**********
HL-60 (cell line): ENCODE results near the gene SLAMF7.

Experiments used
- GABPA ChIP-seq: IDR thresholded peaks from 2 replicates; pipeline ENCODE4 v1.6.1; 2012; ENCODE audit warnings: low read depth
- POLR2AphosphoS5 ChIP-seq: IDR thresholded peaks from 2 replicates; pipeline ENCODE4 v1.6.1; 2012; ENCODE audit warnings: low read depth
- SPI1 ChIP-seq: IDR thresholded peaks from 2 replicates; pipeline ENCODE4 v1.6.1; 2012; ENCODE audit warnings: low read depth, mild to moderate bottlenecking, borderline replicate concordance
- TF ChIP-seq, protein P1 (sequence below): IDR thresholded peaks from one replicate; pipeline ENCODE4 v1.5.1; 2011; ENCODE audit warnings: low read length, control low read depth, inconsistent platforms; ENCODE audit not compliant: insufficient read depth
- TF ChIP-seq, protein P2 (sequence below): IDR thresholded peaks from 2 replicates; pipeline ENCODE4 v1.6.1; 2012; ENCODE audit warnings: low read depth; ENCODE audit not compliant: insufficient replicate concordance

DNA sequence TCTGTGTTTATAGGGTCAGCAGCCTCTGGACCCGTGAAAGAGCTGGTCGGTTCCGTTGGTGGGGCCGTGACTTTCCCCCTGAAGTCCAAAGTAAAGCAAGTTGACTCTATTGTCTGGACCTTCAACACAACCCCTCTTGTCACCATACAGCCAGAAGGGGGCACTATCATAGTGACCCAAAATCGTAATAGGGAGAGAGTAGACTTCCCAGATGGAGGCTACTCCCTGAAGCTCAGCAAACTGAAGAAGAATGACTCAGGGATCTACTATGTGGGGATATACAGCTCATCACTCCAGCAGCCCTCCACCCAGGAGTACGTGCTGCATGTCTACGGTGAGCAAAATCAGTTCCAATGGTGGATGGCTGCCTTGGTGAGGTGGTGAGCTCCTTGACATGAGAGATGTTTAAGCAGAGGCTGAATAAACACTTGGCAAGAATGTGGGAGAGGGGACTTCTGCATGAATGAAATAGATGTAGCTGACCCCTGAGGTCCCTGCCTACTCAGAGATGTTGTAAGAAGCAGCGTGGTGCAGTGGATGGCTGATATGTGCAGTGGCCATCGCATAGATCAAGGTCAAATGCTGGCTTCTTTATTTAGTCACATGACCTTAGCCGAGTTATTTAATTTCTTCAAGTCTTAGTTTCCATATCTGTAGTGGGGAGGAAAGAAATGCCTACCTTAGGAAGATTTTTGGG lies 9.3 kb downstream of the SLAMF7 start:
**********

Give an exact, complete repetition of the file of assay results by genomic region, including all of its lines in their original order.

HL-60 (cell line): ENCODE results near the gene SLAMF7.

Experiments used
- GABPA ChIP-seq: IDR thresholded peaks from 2 replicates; pipeline ENCODE4 v1.6.1; 2012; ENCODE audit warnings: low read depth
- POLR2AphosphoS5 ChIP-seq: IDR thresholded peaks from 2 replicates; pipeline ENCODE4 v1.6.1; 2012; ENCODE audit warnings: low read depth
- SPI1 ChIP-seq: IDR thresholded peaks from 2 replicates; pipeline ENCODE4 v1.6.1; 2012; ENCODE audit warnings: low read depth, mild to moderate bottlenecking, borderline replicate concordance
- TF ChIP-seq, protein P1 (sequence below): IDR thresholded peaks from one replicate; pipeline ENCODE4 v1.5.1; 2011; ENCODE audit warnings: low read length, control low read depth, inconsistent platforms; ENCODE audit not compliant: insufficient read depth
- TF ChIP-seq, protein P2 (sequence below): IDR thresholded peaks from 2 replicates; pipeline ENCODE4 v1.6.1; 2012; ENCODE audit warnings: low read depth; ENCODE audit not compliant: insufficient replicate concordance

DNA sequence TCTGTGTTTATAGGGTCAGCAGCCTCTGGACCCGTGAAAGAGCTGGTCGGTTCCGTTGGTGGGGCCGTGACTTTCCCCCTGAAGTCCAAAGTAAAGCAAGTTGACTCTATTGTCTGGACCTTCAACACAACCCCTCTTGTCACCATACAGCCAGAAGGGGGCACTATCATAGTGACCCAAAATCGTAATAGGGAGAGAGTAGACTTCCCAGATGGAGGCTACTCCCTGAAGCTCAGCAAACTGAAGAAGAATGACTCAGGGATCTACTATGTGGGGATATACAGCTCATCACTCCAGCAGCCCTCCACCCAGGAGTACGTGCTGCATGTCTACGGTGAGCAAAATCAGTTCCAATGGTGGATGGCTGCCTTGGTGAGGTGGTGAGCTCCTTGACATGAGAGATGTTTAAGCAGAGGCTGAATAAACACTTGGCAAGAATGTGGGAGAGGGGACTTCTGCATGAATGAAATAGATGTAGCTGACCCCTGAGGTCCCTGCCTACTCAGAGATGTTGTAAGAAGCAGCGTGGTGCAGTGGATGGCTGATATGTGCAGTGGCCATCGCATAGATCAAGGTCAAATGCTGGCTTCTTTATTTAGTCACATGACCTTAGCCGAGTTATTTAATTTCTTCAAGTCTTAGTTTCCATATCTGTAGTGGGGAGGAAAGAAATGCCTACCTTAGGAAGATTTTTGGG lies 9.3 kb downstream of the SLAMF7 start: